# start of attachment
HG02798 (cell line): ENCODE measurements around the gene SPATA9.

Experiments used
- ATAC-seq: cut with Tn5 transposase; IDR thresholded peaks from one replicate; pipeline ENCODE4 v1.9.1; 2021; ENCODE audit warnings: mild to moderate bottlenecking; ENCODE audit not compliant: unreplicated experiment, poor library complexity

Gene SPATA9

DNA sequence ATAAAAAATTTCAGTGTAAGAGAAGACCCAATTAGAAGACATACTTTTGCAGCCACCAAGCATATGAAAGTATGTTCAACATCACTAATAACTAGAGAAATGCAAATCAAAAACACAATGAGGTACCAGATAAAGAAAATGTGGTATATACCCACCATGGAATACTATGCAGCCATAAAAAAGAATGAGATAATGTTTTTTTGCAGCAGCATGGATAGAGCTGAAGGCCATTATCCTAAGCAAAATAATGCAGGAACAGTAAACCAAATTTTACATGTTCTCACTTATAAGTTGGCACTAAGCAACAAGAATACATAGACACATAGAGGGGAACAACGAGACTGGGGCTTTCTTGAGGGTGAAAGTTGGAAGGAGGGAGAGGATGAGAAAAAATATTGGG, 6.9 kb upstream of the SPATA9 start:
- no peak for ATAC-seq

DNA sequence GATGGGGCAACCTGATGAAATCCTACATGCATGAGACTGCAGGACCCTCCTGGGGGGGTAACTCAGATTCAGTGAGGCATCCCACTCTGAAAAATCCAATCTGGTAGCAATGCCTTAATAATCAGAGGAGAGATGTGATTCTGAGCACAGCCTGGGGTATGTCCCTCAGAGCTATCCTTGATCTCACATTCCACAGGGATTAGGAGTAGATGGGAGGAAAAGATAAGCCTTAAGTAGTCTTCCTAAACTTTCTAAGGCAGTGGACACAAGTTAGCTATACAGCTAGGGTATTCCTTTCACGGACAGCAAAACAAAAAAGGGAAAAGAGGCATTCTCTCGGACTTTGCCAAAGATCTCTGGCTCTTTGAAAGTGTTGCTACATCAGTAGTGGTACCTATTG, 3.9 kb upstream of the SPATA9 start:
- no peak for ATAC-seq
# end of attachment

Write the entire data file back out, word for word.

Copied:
HG02798 (cell line): ENCODE measurements around the gene SPATA9.

Experiments used
- ATAC-seq: cut with Tn5 transposase; IDR thresholded peaks from one replicate; pipeline ENCODE4 v1.9.1; 2021; ENCODE audit warnings: mild to moderate bottlenecking; ENCODE audit not compliant: unreplicated experiment, poor library complexity

Gene SPATA9

DNA sequence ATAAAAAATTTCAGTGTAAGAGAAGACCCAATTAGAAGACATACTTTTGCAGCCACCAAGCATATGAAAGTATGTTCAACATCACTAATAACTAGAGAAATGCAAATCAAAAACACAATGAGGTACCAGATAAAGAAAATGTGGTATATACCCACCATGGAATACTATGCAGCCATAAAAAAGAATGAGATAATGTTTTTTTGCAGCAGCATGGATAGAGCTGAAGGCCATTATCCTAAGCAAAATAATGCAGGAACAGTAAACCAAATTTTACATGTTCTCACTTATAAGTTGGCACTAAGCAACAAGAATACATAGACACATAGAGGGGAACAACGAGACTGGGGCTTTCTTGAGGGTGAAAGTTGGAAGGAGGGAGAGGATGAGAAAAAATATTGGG, 6.9 kb upstream of the SPATA9 start:
- no peak for ATAC-seq

DNA sequence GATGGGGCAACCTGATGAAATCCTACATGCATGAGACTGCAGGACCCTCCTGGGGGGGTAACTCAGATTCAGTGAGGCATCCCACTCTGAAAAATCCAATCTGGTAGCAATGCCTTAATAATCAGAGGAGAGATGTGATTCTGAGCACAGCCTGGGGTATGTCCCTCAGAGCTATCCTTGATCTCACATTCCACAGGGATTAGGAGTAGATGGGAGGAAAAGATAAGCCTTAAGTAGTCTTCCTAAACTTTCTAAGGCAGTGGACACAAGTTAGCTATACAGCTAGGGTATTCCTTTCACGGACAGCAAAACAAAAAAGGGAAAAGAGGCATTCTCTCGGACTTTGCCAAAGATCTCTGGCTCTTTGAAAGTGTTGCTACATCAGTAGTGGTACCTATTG, 3.9 kb upstream of the SPATA9 start:
- no peak for ATAC-seq